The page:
- INDUCED FAILURES Induced failures often come from equipment abuse. Unauthorized modifications may have been performed on the equipment. An inexperienced technician without supervision may have attempted repairs and damaged the equipment. Induced failures can be eliminated by exercising proper equipment care. Repairs should be done or supervised by experienced technicians.
Experienced technicians have developed a method for troubleshooting. They follow certain logical steps when looking for a defect in a piece of equipment. The following four troubleshooting techniques are popular and widely used to find defects in communication equipment.
- SYMPTOMS AS CLUES TO FAULTY STAGE This technique relates a particular fault to a circuit function in the electronic equipment. For example, if a white horizontal line were displayed on the TV screen of a set brought in for repair, the service technician would associate this symptom to the vertical output section. Troubleshooting would begin in that section of the TV set. As you gain experience in troubleshooting you will start associating symptoms to specific circuit functions.
- SIGNAL TRACING AND SIGNAL INJECTION Signal injection is supplying a test signal at the input of a circuit and looking for the test signal at the circuit’s output or listening for an audible tone at the speaker (Fig. 1). This test signal is usually composed of an RF signal modulated with an audible frequency. If the signal is good at the circuit’s output, then move to the next stage down the line and repeat the test. Signal tracing, as illustrated in Fig. 2, is actually checking for the normal output signal from a stage. An oscilloscope is used to check for these signals. However, other test equipment is available that can be used to detect the presence of output signals. Signal tracing is monitoring the output of a stage for the presence of the expected signal. If the signal is there, then the next stage in line is checked. The malfunctioning stage precedes the point where the output signal is missing.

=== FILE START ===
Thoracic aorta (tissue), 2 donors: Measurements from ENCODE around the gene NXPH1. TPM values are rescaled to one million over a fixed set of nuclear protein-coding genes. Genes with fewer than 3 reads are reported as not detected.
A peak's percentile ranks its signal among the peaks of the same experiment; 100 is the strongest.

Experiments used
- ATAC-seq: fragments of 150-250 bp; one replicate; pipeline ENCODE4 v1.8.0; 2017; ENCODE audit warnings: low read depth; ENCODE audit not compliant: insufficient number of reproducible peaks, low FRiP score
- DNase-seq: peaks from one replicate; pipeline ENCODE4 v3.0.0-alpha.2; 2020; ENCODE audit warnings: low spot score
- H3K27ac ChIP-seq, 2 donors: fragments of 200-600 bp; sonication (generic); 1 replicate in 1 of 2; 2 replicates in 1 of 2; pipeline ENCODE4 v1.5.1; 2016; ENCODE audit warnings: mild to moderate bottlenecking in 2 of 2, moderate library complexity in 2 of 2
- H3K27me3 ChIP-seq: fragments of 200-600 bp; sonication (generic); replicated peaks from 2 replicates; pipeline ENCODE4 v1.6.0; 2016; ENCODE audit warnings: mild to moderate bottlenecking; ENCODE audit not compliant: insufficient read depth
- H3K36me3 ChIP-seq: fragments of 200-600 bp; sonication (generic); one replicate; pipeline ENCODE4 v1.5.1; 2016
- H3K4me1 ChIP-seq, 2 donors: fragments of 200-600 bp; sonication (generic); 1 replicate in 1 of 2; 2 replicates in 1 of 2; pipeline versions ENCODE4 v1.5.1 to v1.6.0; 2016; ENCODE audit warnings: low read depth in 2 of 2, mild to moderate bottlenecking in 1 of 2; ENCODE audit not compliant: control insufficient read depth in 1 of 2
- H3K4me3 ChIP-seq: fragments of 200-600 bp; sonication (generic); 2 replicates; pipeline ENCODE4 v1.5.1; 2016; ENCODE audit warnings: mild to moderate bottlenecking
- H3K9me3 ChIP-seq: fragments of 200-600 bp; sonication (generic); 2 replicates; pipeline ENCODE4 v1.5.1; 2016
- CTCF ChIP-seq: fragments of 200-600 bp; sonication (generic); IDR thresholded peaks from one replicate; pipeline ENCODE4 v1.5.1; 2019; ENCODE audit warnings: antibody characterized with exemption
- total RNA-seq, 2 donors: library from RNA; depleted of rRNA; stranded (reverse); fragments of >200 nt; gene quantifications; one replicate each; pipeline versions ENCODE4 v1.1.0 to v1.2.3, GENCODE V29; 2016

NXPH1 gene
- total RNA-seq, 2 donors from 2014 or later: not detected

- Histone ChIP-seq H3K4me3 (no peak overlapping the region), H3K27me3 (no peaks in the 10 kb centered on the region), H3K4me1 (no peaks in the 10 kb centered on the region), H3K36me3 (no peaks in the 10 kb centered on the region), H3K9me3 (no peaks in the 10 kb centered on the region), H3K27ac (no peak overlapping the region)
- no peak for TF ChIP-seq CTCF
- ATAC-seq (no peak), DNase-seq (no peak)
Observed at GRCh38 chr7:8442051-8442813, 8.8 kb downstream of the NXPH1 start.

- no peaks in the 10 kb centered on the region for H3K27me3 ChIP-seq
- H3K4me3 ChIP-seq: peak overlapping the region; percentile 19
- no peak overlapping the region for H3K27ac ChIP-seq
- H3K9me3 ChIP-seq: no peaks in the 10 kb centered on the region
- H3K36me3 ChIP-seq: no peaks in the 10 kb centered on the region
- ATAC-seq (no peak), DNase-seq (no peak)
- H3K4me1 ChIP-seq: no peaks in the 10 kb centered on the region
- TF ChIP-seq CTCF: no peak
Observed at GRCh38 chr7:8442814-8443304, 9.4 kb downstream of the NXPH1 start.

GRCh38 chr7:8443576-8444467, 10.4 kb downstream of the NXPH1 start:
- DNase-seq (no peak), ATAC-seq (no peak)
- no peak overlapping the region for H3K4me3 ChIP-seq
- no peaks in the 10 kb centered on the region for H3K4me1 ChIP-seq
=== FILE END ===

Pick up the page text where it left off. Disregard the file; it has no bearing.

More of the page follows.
- VOLTAGE AND RESISTANCE MEASUREMENT Voltage and resistance measurements are made with respect to chassis ground. Using the DMM (digital multimeter), measurements at specific points in the circuit are compared to those found in the equipment’s service manual. Service manuals furnish equipment voltage and resistance charts or print the values right on the schematic diagram. Voltage and resistance checks are done to isolate defective components once the trouble has been pinpointed to a specific stage of the equipment. Remember that resistance measurements are done on circuits with the power turned off.
- SUBSTITUTION Another method often used to troubleshoot electronic circuits is to swap a known good component for the suspected bad components. A warning is in order here: the good component could get damaged in the substitution process. Don’t get into the habit of indiscriminately substituting parts. This method works best when you have narrowed the failure down to a specific component.